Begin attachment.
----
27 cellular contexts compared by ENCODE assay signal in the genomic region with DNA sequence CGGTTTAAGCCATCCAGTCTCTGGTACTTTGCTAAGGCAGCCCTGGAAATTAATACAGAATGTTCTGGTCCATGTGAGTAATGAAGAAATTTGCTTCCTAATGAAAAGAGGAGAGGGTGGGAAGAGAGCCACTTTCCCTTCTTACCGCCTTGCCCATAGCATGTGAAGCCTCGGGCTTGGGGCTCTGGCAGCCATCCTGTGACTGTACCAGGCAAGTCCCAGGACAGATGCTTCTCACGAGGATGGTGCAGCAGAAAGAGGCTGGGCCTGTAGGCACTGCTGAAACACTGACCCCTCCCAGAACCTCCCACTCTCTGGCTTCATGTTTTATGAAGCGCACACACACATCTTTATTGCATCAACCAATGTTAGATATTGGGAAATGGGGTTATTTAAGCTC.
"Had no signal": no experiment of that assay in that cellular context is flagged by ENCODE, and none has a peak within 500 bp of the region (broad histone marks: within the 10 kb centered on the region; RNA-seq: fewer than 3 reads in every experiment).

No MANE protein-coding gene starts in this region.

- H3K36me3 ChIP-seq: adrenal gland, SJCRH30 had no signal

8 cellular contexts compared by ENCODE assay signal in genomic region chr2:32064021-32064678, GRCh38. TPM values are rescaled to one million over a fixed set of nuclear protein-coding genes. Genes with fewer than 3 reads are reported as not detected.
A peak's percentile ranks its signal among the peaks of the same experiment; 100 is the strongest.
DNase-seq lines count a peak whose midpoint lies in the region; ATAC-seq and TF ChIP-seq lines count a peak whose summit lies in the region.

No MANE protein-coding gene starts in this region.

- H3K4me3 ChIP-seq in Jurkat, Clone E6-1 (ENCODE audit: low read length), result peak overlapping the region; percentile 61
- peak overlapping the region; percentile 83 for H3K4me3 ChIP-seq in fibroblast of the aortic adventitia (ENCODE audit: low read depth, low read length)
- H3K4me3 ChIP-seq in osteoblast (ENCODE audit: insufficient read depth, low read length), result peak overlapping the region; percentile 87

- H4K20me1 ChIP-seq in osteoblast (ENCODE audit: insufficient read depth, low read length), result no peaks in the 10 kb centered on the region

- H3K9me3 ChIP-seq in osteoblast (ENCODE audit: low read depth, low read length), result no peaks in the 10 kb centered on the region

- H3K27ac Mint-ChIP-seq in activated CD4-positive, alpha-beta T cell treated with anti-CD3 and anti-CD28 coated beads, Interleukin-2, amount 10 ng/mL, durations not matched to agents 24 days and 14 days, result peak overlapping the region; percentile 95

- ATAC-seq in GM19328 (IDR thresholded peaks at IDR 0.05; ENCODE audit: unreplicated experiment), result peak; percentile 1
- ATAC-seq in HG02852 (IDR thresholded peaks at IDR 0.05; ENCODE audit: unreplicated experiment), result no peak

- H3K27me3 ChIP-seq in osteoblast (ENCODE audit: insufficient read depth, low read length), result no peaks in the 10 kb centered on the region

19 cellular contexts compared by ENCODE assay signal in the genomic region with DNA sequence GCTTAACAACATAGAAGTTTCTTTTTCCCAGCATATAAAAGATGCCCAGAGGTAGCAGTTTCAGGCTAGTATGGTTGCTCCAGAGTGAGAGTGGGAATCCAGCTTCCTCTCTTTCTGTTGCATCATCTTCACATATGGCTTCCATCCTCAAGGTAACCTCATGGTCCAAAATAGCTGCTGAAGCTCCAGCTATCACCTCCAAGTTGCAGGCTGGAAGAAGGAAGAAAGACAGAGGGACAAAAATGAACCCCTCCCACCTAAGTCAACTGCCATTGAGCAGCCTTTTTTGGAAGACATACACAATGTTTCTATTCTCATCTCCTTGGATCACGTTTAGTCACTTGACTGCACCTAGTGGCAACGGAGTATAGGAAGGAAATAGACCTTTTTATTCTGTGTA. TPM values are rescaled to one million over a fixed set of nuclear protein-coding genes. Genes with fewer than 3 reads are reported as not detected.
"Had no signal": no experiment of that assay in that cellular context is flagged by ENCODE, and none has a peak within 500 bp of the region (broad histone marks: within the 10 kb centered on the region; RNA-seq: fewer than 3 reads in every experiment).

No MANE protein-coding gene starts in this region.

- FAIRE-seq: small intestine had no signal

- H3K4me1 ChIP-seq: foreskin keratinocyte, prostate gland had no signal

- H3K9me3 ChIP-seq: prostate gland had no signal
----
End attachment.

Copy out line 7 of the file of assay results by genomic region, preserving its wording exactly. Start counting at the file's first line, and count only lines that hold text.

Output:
DNase-seq lines count a peak whose midpoint lies in the region; ATAC-seq and TF ChIP-seq lines count a peak whose summit lies in the region.